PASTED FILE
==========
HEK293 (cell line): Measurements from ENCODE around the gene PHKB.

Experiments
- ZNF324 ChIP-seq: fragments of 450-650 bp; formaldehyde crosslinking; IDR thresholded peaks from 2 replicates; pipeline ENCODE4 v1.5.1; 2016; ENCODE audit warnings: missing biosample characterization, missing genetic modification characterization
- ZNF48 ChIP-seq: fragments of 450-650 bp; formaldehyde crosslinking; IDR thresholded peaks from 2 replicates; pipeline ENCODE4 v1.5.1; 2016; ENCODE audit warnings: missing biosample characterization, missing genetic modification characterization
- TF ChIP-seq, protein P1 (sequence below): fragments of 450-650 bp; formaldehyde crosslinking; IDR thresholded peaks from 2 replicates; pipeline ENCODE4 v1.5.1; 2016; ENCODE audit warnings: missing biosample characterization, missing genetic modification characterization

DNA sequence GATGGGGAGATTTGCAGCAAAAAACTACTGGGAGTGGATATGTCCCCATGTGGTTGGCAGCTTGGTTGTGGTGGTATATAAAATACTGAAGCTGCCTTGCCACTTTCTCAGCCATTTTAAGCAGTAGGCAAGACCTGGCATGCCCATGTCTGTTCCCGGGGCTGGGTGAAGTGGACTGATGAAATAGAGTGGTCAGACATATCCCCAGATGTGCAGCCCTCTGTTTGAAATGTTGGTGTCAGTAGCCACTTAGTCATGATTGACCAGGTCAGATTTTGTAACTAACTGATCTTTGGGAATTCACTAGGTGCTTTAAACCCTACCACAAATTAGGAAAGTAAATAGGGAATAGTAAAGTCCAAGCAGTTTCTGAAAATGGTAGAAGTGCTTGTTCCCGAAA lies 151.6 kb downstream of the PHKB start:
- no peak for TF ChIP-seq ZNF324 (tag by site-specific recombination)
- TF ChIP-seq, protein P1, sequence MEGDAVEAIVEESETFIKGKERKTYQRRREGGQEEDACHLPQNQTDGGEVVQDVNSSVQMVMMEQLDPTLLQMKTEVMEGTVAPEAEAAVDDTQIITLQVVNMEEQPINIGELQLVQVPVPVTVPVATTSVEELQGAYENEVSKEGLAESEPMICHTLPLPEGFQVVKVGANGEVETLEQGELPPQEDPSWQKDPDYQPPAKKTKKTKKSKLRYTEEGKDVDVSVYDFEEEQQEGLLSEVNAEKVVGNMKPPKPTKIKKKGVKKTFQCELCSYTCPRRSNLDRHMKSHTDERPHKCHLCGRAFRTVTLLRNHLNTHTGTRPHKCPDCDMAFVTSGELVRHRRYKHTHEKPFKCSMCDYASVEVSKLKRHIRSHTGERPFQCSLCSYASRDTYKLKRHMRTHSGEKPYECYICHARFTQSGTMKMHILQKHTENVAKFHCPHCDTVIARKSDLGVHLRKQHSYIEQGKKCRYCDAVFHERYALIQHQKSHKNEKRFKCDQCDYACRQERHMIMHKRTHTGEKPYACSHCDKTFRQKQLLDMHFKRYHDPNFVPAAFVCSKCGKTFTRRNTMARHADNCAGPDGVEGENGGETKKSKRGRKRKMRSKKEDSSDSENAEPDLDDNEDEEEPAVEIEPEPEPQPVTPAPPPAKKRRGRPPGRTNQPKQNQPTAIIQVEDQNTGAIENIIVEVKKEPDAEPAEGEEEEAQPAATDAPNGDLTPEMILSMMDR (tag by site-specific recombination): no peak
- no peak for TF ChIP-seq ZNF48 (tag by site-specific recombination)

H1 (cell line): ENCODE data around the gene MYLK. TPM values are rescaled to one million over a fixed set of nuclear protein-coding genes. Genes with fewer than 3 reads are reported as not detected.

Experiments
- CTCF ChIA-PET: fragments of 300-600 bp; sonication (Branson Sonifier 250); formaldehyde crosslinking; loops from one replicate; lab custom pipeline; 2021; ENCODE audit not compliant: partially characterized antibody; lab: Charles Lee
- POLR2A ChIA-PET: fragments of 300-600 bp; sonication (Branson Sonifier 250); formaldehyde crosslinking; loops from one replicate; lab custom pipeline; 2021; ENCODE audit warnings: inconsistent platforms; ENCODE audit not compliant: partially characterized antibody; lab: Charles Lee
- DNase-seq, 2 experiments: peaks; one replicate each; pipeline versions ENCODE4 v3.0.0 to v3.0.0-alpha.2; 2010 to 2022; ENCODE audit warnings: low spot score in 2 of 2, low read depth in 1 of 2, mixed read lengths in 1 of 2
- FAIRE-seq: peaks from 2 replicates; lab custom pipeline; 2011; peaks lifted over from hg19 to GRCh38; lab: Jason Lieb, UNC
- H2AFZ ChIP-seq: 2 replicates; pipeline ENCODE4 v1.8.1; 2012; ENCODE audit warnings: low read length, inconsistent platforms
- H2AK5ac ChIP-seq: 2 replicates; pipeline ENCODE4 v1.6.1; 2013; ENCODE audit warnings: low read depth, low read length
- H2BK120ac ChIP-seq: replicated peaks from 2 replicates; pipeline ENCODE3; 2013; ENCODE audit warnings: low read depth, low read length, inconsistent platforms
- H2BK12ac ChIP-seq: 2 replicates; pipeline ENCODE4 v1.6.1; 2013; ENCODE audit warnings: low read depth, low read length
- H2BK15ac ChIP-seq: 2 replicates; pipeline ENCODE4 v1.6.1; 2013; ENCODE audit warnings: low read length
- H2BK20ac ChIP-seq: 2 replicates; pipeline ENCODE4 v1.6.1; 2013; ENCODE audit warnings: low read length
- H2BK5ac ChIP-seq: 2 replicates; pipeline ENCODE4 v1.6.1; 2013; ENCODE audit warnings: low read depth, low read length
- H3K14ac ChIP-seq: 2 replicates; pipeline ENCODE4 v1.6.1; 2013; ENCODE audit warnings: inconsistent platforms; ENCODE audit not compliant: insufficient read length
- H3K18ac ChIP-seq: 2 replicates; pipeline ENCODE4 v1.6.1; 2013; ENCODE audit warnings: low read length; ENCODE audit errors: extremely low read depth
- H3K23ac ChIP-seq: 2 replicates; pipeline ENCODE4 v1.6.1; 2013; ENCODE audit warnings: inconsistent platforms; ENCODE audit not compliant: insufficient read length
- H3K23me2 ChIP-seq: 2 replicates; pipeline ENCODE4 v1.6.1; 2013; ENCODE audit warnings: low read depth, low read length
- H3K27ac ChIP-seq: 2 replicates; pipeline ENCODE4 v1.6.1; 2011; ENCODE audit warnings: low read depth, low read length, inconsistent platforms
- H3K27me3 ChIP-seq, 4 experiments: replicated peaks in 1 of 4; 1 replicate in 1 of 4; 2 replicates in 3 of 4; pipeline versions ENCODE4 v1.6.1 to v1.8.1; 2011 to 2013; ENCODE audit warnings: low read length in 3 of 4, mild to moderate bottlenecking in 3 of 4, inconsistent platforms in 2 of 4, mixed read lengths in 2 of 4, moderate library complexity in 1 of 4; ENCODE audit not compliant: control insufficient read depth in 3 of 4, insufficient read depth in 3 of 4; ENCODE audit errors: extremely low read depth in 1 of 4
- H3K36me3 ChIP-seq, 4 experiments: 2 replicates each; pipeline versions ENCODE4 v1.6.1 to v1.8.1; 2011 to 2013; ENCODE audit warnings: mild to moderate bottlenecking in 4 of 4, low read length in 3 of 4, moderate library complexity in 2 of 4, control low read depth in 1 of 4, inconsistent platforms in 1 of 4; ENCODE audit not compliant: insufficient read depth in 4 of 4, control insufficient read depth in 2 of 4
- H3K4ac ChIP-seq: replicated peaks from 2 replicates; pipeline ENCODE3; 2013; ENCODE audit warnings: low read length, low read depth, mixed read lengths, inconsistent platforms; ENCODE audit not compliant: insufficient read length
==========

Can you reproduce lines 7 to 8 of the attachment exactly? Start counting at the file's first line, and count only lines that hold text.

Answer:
- no peak for TF ChIP-seq ZNF324 (tag by site-specific recombination)
- TF ChIP-seq, protein P1, sequence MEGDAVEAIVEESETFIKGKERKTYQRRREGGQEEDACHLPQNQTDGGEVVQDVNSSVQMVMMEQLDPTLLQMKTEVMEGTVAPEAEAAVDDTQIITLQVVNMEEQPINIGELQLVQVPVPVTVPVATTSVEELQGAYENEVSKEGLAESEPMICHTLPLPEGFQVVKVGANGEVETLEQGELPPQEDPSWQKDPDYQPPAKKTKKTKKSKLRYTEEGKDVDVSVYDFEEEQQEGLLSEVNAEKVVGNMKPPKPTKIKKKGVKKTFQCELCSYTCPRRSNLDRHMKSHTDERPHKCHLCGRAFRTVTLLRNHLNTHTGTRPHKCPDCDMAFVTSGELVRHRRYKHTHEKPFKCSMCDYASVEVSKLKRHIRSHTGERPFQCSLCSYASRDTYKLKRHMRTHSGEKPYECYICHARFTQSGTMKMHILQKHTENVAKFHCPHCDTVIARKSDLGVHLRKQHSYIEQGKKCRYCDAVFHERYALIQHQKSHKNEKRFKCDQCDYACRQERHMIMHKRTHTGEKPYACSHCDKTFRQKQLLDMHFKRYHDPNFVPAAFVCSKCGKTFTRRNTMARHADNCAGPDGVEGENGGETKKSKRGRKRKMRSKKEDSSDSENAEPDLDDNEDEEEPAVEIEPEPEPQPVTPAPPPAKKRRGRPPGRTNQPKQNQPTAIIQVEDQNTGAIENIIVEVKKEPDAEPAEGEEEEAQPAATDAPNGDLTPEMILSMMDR (tag by site-specific recombination): no peak